February 20, 2015

That All May Be One / Fr. Rick Ginther

Let’s not turn back on ongoing work, progress toward unity

To argue. To debate. To dialogue. These are very different means by which ideas are shared.

Arguments more often than not are a contest often fraught with emotion.

Debates are more formal “contests,” less about emotion yet by their nature involve a winner and a loser.

Dialogues are formal. What emotion there may be is passion for the truth. They have ground rules, most importantly respect for the person with whom one is in dialogue, and respect for the truth they speak from their knowledge, and in the case of religious dialogue, their faith.

Prior to the Second Vatican Council, there was little formal dialogue between the Roman Catholic Church and other Christian communities or other religions. The Reformation and Counter-Reformation were steeped in debate, at best. “Being right” was seen essential. Therefore, there had to be a winner.

Pope Pius XII cautiously opened the possibility of dialogue. St. John XXIII widened the avenues of dialogue through calling the “ecumenical council” known as Vatican II. Official representatives of various Christian traditions were present during the sessions. They did not speak, though their reactions and input were sought in informal gatherings.

Two documents of the Council in particular lead to official dialogues being established: the “Decree on Ecumenism” (“Unitatis Redintegratio,” 1964), and the “Declaration on Religious Freedom” (“Dignitatis Humanae,” 1965).

Cardinal Walter Kasper, president emeritus of the Pontifical Council for Promoting Christian Unity, wrote the following in a 2003 reflection “Nature and Purpose of Ecumenical Dialogue”:

“Ecumenical dialogue is a dialogue between those who believe in Jesus Christ and are baptized in the name of Jesus Christ, but belong to different Churches often contradicting each other in matters of faith, church structures and morals.”

He went on to say: “ … ecumenical dialogue must be understood as a Spirit guided spiritual process and as one way in which the Church grows in insight into the once and for all revealed truth, and advances towards a fuller understanding of divine truth.”

The “Decree on Ecumenism,” Cardinal Kasper states, “presents three dimensions of ecumenical dialogue. Firstly, there is theological dialogue, where experts explain the beliefs of each individual Church, so that their characteristics become clearer, and better mutual understanding is fostered.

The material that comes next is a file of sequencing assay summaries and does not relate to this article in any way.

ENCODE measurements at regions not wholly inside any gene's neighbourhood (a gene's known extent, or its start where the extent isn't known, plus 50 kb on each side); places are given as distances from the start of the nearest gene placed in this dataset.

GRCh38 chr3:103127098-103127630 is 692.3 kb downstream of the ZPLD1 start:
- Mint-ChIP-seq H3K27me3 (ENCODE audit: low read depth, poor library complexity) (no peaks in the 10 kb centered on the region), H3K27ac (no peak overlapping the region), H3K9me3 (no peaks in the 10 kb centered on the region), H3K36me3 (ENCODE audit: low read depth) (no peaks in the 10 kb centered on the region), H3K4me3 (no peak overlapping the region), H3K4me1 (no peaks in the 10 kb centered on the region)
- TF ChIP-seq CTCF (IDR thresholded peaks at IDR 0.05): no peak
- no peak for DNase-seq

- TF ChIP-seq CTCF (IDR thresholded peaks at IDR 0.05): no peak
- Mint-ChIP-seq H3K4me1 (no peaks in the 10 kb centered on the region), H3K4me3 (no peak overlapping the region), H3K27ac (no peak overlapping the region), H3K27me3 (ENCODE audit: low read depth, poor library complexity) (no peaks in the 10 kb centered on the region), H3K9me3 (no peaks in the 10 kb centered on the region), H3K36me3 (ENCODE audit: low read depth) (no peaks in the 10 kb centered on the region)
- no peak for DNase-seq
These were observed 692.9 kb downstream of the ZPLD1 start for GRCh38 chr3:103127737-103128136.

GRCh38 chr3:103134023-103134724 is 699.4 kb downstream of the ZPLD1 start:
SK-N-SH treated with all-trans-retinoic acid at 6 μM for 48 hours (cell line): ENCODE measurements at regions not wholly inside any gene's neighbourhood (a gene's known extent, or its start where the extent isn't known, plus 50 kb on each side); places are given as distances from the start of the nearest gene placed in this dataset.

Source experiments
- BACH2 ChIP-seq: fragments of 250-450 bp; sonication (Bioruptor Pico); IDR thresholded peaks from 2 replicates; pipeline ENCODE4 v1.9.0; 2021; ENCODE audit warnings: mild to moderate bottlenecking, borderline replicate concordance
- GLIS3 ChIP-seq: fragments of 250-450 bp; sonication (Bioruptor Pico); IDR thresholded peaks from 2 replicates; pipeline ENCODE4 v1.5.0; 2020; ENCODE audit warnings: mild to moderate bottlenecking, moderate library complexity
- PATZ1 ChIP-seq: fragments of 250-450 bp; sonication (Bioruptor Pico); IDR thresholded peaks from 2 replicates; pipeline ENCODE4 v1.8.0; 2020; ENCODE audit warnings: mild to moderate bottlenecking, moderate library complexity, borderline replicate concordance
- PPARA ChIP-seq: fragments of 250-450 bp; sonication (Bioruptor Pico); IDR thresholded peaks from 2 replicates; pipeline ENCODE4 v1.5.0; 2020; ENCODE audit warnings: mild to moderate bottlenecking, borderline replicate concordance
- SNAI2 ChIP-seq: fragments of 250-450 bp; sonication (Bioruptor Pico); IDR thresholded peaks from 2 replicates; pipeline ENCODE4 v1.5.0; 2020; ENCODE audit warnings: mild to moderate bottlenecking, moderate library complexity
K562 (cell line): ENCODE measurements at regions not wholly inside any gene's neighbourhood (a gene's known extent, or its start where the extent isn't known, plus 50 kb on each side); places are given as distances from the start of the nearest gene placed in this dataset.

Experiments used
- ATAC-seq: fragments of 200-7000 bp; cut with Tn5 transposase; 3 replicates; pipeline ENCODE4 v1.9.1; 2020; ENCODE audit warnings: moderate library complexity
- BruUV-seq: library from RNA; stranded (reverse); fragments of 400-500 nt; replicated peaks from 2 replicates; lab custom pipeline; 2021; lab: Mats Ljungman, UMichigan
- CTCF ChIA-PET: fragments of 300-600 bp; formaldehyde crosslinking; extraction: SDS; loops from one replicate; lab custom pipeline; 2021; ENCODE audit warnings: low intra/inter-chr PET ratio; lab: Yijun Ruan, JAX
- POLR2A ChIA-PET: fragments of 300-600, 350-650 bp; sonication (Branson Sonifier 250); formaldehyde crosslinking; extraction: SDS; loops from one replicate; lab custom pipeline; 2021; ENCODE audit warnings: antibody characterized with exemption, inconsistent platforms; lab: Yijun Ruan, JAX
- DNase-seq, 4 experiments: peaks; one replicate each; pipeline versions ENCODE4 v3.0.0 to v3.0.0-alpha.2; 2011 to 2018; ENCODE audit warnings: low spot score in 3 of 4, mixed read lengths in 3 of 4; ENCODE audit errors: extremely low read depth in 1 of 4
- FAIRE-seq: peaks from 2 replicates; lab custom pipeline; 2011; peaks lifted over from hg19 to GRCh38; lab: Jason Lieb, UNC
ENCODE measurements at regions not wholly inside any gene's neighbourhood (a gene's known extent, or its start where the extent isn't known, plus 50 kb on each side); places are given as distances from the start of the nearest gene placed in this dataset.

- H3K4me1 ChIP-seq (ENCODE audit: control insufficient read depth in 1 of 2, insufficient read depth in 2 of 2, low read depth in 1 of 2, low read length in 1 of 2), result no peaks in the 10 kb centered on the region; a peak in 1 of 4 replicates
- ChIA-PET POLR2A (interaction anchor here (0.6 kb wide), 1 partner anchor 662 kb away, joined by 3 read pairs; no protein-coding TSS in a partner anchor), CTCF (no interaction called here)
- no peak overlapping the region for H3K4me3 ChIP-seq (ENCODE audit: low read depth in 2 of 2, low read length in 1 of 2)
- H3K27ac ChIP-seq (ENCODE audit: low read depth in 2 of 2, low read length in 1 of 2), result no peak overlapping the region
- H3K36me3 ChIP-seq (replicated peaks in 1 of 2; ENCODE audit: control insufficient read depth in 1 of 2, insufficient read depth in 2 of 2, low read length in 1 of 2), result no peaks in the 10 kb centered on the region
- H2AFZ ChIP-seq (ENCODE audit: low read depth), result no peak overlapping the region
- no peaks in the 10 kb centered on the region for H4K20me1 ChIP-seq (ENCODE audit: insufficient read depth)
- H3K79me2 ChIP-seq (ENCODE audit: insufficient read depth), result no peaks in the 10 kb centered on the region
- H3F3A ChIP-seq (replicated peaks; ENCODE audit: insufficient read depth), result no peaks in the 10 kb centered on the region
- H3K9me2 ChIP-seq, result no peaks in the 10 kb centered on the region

“The second dimension involves practical cooperation and especially common prayer, and represents the very heart of the ecumenical movement. This aspect of dialogue encompasses not only academic theological dialogue, but the whole life of the Church and of all the faithful.

“The third dimension is renewal and reform of our own Church, so that she becomes more fully an authentic sign and witness of the Gospel and an invitation for other Christians.” There cannot be ecumenism without personal conversion and institutional renewal.

“The ecumenism ad extra, the dialogue with the other Churches and ecclesial communities, presupposes therefore the ecumenism ad intra, learning from each other and self-reform. Full communion cannot be achieved by convergence alone but also, and perhaps even more so, by conversion which implies repentance, forgiveness and renewal of heart. Such a conversion is a gift of grace.”

Over the next several months, this column will explore this vital spiritual and theological exercise begun some 50 years ago. Much has been accomplished. Yet challenges and hurdles remain.

But I am confident that the Spirit is at work, and will one day bring us to unity in Christ.

(Father Rick Ginther is director of the archdiocesan Office of Ecumenism. He is also dean of the Terre Haute deanery and pastor of St. Patrick and St. Margaret Mary parishes, both in Terre Haute. E-mail him at rginther@saintpat.org)

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